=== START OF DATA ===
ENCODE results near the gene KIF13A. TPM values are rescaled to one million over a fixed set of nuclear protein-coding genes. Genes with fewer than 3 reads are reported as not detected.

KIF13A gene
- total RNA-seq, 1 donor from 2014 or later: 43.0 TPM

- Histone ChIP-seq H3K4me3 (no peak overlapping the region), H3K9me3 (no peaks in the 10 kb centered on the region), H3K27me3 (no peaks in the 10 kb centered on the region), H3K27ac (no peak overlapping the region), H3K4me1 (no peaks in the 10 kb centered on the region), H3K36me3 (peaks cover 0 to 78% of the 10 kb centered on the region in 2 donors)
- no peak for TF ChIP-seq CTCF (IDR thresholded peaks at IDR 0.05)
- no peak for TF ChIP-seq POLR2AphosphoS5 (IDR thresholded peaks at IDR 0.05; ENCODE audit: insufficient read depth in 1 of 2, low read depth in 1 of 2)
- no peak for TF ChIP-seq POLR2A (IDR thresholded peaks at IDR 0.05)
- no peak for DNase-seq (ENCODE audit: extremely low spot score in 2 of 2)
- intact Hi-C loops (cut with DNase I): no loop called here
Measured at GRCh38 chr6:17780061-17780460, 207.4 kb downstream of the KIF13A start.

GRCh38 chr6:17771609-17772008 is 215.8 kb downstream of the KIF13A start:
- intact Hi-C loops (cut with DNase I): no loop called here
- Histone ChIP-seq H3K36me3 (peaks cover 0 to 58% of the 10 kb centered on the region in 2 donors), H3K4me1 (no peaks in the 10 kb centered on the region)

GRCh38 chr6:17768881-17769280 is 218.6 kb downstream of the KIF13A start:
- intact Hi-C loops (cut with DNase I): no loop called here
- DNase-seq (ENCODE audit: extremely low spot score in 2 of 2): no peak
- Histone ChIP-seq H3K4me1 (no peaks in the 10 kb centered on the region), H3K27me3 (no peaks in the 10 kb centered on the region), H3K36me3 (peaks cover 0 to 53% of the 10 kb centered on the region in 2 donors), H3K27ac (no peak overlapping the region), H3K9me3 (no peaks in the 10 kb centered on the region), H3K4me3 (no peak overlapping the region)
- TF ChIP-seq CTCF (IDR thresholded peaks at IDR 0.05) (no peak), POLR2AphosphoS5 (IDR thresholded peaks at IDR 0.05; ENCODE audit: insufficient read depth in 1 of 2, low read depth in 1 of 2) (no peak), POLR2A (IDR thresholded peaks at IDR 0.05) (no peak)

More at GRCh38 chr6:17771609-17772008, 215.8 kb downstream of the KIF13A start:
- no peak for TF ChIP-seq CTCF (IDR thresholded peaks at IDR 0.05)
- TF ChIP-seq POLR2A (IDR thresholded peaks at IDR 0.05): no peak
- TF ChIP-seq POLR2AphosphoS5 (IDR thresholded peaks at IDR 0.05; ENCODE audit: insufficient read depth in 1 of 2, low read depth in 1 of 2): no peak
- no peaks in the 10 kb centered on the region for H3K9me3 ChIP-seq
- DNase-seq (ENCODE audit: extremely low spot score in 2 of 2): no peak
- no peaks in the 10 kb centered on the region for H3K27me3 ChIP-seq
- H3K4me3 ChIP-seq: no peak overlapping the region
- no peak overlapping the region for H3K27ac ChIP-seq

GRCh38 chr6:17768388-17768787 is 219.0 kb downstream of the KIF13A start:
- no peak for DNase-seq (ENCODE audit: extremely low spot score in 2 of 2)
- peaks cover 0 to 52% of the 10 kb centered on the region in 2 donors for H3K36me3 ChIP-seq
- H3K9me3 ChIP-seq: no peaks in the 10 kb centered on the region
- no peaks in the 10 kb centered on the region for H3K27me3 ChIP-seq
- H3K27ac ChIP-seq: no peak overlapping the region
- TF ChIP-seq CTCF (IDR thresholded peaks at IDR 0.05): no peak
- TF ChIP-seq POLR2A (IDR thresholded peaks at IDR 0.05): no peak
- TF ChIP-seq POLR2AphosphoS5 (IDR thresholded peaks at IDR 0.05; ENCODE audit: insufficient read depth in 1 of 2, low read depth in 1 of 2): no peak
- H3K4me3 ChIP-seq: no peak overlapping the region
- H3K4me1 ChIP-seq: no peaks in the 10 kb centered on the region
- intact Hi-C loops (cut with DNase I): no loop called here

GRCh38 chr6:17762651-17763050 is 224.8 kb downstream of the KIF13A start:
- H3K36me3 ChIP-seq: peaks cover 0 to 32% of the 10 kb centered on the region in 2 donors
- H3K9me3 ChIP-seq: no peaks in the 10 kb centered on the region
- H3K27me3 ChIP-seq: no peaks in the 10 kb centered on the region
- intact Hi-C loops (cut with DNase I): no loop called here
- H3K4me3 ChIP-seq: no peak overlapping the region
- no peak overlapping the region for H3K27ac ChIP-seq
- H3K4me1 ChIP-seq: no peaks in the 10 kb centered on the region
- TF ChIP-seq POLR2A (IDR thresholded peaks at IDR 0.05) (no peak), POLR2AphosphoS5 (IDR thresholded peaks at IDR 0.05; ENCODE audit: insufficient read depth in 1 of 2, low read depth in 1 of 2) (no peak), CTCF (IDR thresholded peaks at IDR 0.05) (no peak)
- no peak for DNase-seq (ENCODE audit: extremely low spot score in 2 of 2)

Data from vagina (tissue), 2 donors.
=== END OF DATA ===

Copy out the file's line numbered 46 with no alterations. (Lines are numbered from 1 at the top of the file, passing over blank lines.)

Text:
- no peak overlapping the region for H3K27ac ChIP-seq